Income Tax Problems of Fiduciaries and Beneficiaries
BY LAURENCE 0. EAMES PRINCIPAL, CHICAGO OFFICE
Presented at a technical session of the Illinois Society of Certified Public Accountants, Chicago — December 1956
As there are many types of trusts, I should first define the particular
type of trust I propose to discuss. We will exclude from consideration: Associations taxable as a corporation, Investment trusts, Liquidating trusts and Tax-exempt trusts, such as charitable trusts or foundations, and employee-pension and profit-sharing trusts.
This definition is not intended to limit the questions which may be asked later but merely to limit the subject to be covered in the allotted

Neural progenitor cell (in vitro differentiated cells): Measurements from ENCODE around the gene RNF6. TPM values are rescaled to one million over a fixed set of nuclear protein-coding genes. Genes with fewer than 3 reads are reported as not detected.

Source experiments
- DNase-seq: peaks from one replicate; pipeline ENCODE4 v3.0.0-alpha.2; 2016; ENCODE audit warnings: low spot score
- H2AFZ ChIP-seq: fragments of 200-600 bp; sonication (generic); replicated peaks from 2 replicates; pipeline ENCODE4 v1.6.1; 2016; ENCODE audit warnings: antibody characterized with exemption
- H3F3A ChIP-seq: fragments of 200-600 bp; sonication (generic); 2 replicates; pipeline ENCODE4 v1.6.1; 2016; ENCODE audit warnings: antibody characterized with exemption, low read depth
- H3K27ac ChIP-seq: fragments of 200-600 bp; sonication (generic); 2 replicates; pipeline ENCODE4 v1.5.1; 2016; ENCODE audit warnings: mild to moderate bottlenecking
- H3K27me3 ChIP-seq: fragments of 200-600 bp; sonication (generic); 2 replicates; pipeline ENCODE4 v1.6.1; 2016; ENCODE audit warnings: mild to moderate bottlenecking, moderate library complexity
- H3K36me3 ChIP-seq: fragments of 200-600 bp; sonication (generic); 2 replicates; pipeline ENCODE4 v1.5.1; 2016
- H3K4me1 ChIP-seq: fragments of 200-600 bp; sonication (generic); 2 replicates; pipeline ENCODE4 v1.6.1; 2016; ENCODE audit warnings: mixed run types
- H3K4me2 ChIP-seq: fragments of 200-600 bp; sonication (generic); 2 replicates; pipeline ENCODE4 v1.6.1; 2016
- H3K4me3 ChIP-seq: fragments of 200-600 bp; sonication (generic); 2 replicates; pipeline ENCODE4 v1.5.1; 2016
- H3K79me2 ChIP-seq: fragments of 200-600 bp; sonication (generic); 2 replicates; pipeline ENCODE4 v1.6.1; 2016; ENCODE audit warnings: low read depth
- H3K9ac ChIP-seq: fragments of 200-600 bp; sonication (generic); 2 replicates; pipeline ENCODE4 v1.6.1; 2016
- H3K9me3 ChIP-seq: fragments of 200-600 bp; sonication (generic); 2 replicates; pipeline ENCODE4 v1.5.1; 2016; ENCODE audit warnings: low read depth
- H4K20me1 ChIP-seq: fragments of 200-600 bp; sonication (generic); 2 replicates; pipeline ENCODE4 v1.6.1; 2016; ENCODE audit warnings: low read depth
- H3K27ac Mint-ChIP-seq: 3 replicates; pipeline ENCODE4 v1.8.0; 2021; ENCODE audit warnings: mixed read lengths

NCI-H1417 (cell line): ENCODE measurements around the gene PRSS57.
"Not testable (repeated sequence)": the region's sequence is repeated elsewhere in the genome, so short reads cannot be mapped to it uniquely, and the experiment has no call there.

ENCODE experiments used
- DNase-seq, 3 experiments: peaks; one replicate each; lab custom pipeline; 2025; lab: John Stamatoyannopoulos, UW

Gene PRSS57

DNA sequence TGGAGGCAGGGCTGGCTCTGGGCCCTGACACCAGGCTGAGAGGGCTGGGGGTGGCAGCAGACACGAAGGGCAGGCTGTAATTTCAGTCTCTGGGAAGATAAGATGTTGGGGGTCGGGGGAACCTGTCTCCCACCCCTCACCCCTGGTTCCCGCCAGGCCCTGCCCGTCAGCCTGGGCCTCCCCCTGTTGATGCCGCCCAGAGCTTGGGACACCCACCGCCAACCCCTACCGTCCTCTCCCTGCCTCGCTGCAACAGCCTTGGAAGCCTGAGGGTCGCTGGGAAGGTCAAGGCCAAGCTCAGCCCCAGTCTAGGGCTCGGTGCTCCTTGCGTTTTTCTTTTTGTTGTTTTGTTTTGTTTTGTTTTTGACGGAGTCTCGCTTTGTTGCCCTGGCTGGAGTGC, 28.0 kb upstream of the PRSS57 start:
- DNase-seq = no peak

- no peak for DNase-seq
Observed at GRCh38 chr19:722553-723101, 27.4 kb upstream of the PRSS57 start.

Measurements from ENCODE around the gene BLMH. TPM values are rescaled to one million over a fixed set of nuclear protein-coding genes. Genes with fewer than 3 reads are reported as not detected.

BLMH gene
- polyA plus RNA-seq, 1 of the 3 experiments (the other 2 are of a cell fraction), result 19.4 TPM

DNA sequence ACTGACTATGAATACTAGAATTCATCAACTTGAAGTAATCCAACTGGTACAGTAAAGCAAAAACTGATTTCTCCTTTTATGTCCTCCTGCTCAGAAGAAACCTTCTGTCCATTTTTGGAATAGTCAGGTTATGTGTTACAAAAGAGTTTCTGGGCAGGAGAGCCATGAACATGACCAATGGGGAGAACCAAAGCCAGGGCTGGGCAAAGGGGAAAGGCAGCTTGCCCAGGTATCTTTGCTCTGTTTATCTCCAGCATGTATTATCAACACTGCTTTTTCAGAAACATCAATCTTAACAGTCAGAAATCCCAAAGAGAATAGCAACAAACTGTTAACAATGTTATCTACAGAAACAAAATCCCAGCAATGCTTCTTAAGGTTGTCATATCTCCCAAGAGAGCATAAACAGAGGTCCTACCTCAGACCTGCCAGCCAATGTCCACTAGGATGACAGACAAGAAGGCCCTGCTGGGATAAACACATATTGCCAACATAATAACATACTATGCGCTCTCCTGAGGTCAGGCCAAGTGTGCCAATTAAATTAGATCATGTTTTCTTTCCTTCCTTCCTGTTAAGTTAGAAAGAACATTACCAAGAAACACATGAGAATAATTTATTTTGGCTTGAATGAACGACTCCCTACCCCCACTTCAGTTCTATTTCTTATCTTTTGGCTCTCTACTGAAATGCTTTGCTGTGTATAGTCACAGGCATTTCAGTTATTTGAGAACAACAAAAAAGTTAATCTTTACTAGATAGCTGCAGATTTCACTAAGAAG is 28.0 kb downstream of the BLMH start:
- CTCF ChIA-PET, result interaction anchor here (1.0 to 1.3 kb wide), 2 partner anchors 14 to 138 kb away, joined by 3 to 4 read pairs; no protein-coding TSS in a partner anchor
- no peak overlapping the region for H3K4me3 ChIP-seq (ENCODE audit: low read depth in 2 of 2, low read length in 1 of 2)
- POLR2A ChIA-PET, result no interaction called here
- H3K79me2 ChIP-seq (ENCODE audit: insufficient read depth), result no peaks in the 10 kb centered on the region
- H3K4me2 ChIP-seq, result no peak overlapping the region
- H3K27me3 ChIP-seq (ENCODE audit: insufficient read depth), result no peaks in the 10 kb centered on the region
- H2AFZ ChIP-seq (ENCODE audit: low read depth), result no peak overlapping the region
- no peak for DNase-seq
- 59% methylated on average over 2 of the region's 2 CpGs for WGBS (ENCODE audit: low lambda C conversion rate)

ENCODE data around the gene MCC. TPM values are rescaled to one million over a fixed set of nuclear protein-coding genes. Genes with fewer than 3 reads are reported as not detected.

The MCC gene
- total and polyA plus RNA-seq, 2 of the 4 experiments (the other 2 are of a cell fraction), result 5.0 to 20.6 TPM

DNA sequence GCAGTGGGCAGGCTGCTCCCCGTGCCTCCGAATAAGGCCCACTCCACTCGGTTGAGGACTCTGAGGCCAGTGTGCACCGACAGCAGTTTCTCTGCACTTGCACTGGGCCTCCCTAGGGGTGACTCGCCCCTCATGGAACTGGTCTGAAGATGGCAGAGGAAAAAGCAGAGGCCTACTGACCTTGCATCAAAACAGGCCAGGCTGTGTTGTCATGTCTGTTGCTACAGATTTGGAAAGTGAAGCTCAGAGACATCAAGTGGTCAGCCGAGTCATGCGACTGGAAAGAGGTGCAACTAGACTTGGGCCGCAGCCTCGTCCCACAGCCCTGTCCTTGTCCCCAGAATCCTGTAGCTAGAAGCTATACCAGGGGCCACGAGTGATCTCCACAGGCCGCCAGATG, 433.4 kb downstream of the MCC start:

Specifically, we are considering a trust created by will or by a grantor where the trustees take title to and protect and conserve the corpus; the grantor is not a beneficiary and the beneficiaries do no more than accept the benefits of the trust.
The trust is a separate taxable entity and its entire income must be reported on a return filed by the trustee. A trust or estate is subject to the same normal tax and surtax as an individual taxpayer — that is, a single taxpayer who is not the head of a household.
Unlike an individual, however, the trust is allowed a deduction for that part of its gross income which is distributable to the beneficiaries or which is properly paid or credited to the beneficiaries. The income which is allocated to a beneficiary retains the same character in the hands of the beneficiary as it had under the trust. This principle of retention
of character of income considers the trust to be a mere funnel